The capital gains allowance has been cut from £12,300 currently to £6,000 from April 2023 and £3,000 from April 2024. This will increase the cost of selling assets that aren’t held in a tax wrapper (like a Stocks & Shares ISA).

In reality, a very small proportion of the population actually pays capital gains tax on an annual basis because most people hold their investments in ISAs and pensions, and also no capital gains tax is due on your home (principal primary residence).

However, anyone selling a business, a second property or significant investments outside of a tax wrapper will face higher capital gains tax bills after today’s announcement.

 

Dividends

The dividend allowance has been cut from £2,000 to £1,000 from April 2023, then cut again to £500 from April 2024. This is the amount of dividends you can earn before you have to start paying tax.

For people with investments, this will only impact you if you hold your investments outside of an ISA or a pension, as the purpose of these wrappers is to protect you from paying tax.

This change to dividend taxation will have the most impact on the self employed who pay themselves dividends from their companies. They will likely see an increase in their tax bills as more of their income will be subject to tax.

 

Additional rate of tax

The threshold at which you pay the highest rate of income tax has been reduced from £150,000 to £125,140. Any income earned above £125,140 will be taxed at 45%, costing the highest earners an additional £1,243 of income tax a year.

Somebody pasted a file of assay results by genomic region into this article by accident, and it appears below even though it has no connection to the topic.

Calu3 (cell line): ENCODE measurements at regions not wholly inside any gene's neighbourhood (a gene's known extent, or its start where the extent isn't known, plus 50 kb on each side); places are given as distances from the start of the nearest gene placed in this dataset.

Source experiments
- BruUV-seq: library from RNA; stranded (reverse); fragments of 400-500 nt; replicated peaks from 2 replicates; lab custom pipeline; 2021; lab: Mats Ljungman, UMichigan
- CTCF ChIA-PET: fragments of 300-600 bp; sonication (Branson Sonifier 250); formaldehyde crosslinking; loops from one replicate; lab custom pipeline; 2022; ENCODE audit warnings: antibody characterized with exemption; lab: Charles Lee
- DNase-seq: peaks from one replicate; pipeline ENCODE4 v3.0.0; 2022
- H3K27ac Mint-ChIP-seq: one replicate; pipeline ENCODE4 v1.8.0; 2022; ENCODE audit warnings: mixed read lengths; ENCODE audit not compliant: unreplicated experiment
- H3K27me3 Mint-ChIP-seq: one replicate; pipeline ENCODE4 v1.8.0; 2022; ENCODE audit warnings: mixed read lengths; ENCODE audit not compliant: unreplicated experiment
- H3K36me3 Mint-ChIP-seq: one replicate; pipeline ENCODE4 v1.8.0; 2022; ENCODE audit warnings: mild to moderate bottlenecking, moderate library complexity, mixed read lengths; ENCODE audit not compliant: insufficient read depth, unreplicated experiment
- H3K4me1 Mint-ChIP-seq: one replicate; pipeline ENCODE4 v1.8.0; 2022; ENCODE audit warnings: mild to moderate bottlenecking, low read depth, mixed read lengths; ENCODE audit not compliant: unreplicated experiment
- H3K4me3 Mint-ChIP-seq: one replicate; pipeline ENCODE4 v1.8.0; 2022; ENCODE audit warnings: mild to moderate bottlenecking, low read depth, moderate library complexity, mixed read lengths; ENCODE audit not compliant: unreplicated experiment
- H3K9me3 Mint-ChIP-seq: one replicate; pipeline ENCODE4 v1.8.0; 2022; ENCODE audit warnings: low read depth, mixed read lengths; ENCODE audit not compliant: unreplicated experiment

Freezing inheritance tax nil rate band

The first £325,000 of an estate can pass on to beneficiaries tax-free when someone dies – this is known as the ‘nil rate band’. This has been frozen for another 2 years until 2028, again likely dragging more people into paying inheritance tax as inflation increases the value of people’s estates over the coming years.

 

Cost of living

Raising the national living wage

The national living wage will increase by 9.7% to £10.42 and will come into effect next year. This will be a welcome boost for millions as they see their pay packets boosted from April 2023.

This will however increase the pressures on businesses at a time when the cost of material is rising because of inflation and a looming recession is putting downward pressure on demand.

 

Energy price guarantee

The energy price guarantee has been extended beyond the planned end date of April 2023. However, the cap will rise from £2,500 to £3,000. Without the cap it was anticipated that average annual energy bills could rise to over £4,000.

The cap will now last until April 2024, and much of the funding for this measure will come from an extended windfall tax on energy companies.

 

Pensions

State pension

After much debate and rumour, the state pension and Universal Credit will increase by inflation (10.1%).

The ‘triple lock’ which agrees to increase the state pension by the highest of inflation, wage growth or 2.5%, has been maintained.

This will see the state pension rise from £185 a week to £203 a week.